DEAR MAYO CLINIC: My sister-in-law has chosen not to vaccinate her children. She believes they don’t need the vaccinations in the first place, and that vaccines actually do more harm than good. I know this can’t be true. What are the facts behind the safety and effectiveness of vaccinations? Isn’t it putting other kids at risk when some choose not to vaccinate?
ANSWER: Yes, you are exactly right. Not immunizing a child puts that child — as well as siblings, parents, friends and other people he or she may come in contact with — at risk. The childhood vaccines recommended in the United States have been proven safe and effective. They protect children from a variety of serious and sometimes fatal diseases, including diphtheria, measles, meningitis, polio, tetanus and whooping cough. Unless there is a valid medical contraindication, opting out of vaccines is a mistake.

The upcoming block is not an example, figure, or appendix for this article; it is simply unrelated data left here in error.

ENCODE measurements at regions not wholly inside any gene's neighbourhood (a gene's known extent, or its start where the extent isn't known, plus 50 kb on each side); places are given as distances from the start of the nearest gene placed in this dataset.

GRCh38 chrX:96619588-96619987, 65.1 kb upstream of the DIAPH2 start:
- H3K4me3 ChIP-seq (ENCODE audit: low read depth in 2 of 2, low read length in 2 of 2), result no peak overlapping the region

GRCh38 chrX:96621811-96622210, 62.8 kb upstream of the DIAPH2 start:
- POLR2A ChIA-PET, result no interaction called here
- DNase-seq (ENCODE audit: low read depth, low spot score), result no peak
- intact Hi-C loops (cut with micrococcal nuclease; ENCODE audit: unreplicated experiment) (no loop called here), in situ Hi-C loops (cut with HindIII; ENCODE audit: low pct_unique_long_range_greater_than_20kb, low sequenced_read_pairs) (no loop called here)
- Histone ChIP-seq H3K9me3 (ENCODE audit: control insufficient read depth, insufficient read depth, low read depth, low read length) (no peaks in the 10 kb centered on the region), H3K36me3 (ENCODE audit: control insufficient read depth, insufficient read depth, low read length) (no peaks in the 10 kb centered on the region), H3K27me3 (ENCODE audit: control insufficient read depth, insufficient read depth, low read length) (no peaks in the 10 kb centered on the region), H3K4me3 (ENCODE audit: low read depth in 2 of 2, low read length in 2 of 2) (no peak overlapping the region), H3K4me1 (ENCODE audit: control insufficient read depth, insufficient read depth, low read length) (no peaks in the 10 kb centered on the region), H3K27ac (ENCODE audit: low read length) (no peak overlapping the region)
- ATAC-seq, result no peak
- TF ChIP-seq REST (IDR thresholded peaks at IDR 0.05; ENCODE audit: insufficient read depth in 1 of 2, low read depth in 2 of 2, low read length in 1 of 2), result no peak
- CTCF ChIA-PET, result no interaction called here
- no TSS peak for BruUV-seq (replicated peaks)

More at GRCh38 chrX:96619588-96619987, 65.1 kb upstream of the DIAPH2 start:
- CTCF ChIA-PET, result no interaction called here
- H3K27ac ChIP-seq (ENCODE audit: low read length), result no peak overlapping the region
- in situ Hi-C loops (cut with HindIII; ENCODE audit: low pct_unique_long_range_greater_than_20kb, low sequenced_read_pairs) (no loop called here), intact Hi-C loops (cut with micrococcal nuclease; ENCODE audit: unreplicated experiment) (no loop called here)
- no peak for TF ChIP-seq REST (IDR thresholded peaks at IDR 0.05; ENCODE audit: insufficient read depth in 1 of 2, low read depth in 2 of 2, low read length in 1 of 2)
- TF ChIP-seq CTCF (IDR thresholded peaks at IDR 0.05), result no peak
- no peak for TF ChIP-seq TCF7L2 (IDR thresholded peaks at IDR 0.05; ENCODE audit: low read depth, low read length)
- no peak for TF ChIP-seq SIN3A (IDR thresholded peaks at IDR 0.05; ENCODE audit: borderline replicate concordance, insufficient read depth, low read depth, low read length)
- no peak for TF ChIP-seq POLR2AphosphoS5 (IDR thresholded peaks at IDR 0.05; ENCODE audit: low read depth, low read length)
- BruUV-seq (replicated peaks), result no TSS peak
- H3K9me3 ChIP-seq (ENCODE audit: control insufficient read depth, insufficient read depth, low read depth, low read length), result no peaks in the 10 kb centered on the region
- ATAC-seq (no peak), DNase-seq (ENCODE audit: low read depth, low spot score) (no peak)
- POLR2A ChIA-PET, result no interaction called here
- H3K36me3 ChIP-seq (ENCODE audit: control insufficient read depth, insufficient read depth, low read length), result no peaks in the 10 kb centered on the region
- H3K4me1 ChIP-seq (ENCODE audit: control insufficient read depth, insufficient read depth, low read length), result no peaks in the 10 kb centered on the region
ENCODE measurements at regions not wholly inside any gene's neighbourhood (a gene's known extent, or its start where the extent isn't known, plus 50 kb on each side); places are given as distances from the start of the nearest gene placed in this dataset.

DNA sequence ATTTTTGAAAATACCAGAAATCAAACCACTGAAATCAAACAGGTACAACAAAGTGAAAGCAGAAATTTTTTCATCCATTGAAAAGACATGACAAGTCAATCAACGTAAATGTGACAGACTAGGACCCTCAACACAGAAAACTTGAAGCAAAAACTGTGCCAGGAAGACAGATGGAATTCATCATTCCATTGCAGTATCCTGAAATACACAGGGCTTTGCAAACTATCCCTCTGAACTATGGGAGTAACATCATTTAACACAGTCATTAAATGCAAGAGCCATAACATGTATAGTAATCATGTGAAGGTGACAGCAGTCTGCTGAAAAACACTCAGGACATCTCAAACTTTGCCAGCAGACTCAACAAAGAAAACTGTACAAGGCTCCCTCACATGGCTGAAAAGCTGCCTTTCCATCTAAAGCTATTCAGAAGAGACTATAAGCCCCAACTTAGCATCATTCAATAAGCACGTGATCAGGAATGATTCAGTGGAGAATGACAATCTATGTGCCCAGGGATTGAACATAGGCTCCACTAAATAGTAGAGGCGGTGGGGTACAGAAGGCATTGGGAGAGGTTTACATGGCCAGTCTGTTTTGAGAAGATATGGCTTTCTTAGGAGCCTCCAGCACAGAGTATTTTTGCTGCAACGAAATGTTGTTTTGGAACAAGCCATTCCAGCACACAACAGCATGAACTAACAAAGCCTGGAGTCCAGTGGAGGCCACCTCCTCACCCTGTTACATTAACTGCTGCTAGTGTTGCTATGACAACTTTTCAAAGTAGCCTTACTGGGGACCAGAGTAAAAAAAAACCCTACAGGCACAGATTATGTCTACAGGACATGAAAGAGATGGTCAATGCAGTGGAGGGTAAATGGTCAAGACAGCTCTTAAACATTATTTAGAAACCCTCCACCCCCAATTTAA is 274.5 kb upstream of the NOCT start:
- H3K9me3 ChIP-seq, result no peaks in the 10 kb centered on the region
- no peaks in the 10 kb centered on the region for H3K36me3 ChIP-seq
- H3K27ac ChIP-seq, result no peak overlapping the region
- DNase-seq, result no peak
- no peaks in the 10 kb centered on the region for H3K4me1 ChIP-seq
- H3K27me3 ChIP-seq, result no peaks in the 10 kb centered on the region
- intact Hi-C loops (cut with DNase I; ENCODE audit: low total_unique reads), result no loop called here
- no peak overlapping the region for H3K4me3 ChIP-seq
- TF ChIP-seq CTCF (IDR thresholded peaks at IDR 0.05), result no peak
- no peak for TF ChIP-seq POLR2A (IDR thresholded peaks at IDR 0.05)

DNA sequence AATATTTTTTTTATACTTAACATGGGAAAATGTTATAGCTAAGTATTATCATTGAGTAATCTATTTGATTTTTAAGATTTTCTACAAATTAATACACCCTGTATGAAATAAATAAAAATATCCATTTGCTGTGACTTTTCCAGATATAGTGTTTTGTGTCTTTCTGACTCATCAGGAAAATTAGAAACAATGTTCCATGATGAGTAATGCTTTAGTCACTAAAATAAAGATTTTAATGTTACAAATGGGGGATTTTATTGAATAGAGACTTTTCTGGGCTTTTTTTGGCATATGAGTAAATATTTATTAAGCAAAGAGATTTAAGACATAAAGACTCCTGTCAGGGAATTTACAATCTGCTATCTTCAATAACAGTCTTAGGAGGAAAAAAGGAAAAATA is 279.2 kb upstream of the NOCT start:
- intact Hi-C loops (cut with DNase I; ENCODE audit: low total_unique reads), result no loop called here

The idea that vaccines are not needed because a child’s natural immunity provides enough protection is common among people who choose not to vaccinate their children. Although a natural infection may provide more complete immunity than a series of vaccinations, there’s a big price to pay. To become immune naturally, you have to get the infection first. With the infection comes the very real risk of severe and sometimes permanent complications, including hospitalization and death.